The Kelty Flight 2 has an extra section of pole that improves the headroom at the entryway. Also, the rain fly covering the large roof vent can be pulled back to expose views of the sky.
The quick rising, nearly vertical sidewalls and fairly steep ends, creates an efficient use of floor space. What minimal amount of wall slant exists is concentrated at the ends and is useful to store odds and ends of gear and clothing.
The Flight 2 has a pole across the doorway that helps increase headroom in the tent. This greatly improves usability of the space by providing room enough to change clothes or perform other feats of inner tent gymnastics.
The Flight 2 has a small vestibule that hinders entering the tent during a rainstorm as the inner door is not weatherproof and the vestibule door provides minimal rain protection when open. Although leaving the vestibule door partially closed helps protect the inner door from rainfall, entry becomes impossible due to the already small size of the vestibule area.
The Flight pitches tautly and its trim profile reduces the surface area exposed to wind. It is stable in high winds with minimal flapping, particularly if pitched lengthwise into the wind to reduce the surface area. When wind direction is fairly constant, pitching lengthwise into the wind is the best method.
It does well in high winds with four guyline tie outs about midway up each corner edge. Being midway up is important. Guylines attached too high would cause the tent sides to buckle inward under high wind. Like a fulcrum, with the anchor point in the middle, the force of wind is even on both the upper and lower portions of the tent.
The side vents of the Kelty Flight 2 are small and contributed to noticeable interior humidity.
The Flight contains the necessary elements to prevent direct water entry – zippers are covered by storm flaps, the top and side vents are fully protected by canopy awnings, and all seams are factory sealed. We experienced a heavy, high-wind rainstorm during our testing that was unable to breach these entry points.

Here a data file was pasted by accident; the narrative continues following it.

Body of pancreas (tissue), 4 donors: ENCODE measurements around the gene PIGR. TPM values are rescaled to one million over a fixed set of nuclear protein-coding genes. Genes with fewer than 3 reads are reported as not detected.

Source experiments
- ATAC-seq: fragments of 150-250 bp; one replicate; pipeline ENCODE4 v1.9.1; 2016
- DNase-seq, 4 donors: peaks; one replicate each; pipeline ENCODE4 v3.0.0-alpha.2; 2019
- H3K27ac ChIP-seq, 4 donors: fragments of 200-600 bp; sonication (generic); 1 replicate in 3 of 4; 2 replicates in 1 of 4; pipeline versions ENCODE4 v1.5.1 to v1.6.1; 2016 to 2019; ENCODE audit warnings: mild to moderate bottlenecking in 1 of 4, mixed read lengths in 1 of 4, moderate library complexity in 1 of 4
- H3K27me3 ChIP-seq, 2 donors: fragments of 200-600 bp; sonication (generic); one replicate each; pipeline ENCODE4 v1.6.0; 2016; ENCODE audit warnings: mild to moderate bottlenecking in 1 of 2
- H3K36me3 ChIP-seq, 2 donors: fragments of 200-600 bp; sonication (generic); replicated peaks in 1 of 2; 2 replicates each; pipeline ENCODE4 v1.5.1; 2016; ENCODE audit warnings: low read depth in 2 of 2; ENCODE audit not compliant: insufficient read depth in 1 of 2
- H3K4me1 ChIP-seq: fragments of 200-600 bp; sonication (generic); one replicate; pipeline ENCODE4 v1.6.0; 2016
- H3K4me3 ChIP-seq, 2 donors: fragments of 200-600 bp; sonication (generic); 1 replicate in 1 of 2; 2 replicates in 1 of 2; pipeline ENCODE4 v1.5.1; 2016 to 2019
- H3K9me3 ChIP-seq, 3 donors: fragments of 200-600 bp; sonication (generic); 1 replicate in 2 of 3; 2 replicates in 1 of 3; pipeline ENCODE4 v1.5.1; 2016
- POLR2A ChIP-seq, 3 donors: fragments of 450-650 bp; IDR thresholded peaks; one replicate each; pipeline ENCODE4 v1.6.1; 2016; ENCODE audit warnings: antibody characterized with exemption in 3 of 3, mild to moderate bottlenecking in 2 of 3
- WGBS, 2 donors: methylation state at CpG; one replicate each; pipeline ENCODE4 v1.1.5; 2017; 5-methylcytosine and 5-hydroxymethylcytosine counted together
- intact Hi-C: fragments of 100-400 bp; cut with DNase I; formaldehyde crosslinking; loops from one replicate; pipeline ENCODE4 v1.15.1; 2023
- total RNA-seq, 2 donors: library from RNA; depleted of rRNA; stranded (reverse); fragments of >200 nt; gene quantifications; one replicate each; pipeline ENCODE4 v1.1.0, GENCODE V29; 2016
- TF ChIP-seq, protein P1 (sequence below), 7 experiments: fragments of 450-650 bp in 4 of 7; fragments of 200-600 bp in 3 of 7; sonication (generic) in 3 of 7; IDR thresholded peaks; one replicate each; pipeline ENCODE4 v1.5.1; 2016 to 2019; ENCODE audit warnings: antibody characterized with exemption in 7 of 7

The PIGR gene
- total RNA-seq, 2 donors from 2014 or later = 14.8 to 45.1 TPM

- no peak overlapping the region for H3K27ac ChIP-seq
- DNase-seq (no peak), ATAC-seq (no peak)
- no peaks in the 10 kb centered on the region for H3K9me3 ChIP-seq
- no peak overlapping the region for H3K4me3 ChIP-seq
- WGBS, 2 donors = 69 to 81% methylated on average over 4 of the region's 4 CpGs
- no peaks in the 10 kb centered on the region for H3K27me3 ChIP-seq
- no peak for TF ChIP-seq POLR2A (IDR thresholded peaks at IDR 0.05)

In the event of a mid-afternoon rainstorm, the Flight is an uncomfortable refuge for two occupants. There is only room enough for one person to sit up comfortably and contact with the condensation soaked interior walls is frequent.
One reviewer noticed some moisture movement through the floor of the Flight 2 when pitched on moist ground. In such conditions the use of a ground sheet under the tent may be desirable.
The Flight 2 has a huge, super efficient roof vent that can be opened for stargazing. However, the small side vents are not effective ventilators.
Condensation occurs to some degree in almost all tents and generally occurs on the inside of the canopy. It is not a problem unless the occupants and associated gear get wet. With single wall tents, condensation problems are measured by the amount of condensation and the frequency of occupant contact with the inside walls. Overall, we found the ventilation design used in this tent minimized the amount of condensation; however, the interior dimensions are tight enough that frequent contact with the condensation occurs. Condensation did not occur to such a degree that water droplets formed, though the walls did feel damp at times.